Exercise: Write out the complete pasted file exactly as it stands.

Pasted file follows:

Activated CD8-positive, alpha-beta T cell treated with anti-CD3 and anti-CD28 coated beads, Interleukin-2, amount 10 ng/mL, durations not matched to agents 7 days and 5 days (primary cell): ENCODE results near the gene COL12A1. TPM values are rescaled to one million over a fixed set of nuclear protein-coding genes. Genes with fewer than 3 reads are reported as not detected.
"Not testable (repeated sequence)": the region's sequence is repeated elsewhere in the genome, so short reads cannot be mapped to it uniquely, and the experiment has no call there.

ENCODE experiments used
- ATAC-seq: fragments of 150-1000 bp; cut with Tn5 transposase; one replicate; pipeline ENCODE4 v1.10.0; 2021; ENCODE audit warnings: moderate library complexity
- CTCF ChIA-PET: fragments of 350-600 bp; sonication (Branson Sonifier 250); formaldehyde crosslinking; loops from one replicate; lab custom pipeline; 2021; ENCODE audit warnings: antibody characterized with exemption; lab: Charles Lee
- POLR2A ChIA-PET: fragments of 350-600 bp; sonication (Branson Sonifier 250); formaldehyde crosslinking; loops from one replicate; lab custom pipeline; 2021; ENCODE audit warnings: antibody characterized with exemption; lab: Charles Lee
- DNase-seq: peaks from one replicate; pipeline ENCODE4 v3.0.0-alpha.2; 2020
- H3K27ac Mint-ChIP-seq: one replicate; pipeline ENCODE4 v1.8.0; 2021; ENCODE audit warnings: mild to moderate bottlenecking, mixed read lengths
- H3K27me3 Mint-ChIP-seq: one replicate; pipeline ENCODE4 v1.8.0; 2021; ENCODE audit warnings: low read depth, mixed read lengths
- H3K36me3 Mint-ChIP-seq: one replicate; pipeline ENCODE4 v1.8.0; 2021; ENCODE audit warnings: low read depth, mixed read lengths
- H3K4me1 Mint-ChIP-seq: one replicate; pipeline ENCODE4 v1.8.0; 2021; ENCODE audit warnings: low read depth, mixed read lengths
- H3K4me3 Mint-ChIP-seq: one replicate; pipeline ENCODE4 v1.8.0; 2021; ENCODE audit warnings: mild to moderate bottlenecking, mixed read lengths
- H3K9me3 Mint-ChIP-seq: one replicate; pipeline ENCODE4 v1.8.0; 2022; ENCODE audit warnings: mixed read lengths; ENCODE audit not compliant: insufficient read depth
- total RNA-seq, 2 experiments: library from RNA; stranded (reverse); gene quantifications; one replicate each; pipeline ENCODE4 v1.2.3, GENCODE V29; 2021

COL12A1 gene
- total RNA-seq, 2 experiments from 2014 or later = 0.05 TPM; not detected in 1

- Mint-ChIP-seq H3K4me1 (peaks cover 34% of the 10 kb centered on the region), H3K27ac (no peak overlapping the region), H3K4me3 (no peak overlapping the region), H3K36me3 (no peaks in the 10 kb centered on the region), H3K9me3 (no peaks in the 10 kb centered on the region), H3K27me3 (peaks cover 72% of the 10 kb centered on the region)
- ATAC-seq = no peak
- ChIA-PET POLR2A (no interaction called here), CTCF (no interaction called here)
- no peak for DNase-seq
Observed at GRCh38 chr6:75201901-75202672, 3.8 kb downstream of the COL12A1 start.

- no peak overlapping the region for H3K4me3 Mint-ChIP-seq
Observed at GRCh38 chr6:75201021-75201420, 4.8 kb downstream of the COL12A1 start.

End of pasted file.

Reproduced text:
Activated CD8-positive, alpha-beta T cell treated with anti-CD3 and anti-CD28 coated beads, Interleukin-2, amount 10 ng/mL, durations not matched to agents 7 days and 5 days (primary cell): ENCODE results near the gene COL12A1. TPM values are rescaled to one million over a fixed set of nuclear protein-coding genes. Genes with fewer than 3 reads are reported as not detected.
"Not testable (repeated sequence)": the region's sequence is repeated elsewhere in the genome, so short reads cannot be mapped to it uniquely, and the experiment has no call there.

ENCODE experiments used
- ATAC-seq: fragments of 150-1000 bp; cut with Tn5 transposase; one replicate; pipeline ENCODE4 v1.10.0; 2021; ENCODE audit warnings: moderate library complexity
- CTCF ChIA-PET: fragments of 350-600 bp; sonication (Branson Sonifier 250); formaldehyde crosslinking; loops from one replicate; lab custom pipeline; 2021; ENCODE audit warnings: antibody characterized with exemption; lab: Charles Lee
- POLR2A ChIA-PET: fragments of 350-600 bp; sonication (Branson Sonifier 250); formaldehyde crosslinking; loops from one replicate; lab custom pipeline; 2021; ENCODE audit warnings: antibody characterized with exemption; lab: Charles Lee
- DNase-seq: peaks from one replicate; pipeline ENCODE4 v3.0.0-alpha.2; 2020
- H3K27ac Mint-ChIP-seq: one replicate; pipeline ENCODE4 v1.8.0; 2021; ENCODE audit warnings: mild to moderate bottlenecking, mixed read lengths
- H3K27me3 Mint-ChIP-seq: one replicate; pipeline ENCODE4 v1.8.0; 2021; ENCODE audit warnings: low read depth, mixed read lengths
- H3K36me3 Mint-ChIP-seq: one replicate; pipeline ENCODE4 v1.8.0; 2021; ENCODE audit warnings: low read depth, mixed read lengths
- H3K4me1 Mint-ChIP-seq: one replicate; pipeline ENCODE4 v1.8.0; 2021; ENCODE audit warnings: low read depth, mixed read lengths
- H3K4me3 Mint-ChIP-seq: one replicate; pipeline ENCODE4 v1.8.0; 2021; ENCODE audit warnings: mild to moderate bottlenecking, mixed read lengths
- H3K9me3 Mint-ChIP-seq: one replicate; pipeline ENCODE4 v1.8.0; 2022; ENCODE audit warnings: mixed read lengths; ENCODE audit not compliant: insufficient read depth
- total RNA-seq, 2 experiments: library from RNA; stranded (reverse); gene quantifications; one replicate each; pipeline ENCODE4 v1.2.3, GENCODE V29; 2021

COL12A1 gene
- total RNA-seq, 2 experiments from 2014 or later = 0.05 TPM; not detected in 1

- Mint-ChIP-seq H3K4me1 (peaks cover 34% of the 10 kb centered on the region), H3K27ac (no peak overlapping the region), H3K4me3 (no peak overlapping the region), H3K36me3 (no peaks in the 10 kb centered on the region), H3K9me3 (no peaks in the 10 kb centered on the region), H3K27me3 (peaks cover 72% of the 10 kb centered on the region)
- ATAC-seq = no peak
- ChIA-PET POLR2A (no interaction called here), CTCF (no interaction called here)
- no peak for DNase-seq
Observed at GRCh38 chr6:75201901-75202672, 3.8 kb downstream of the COL12A1 start.

- no peak overlapping the region for H3K4me3 Mint-ChIP-seq
Observed at GRCh38 chr6:75201021-75201420, 4.8 kb downstream of the COL12A1 start.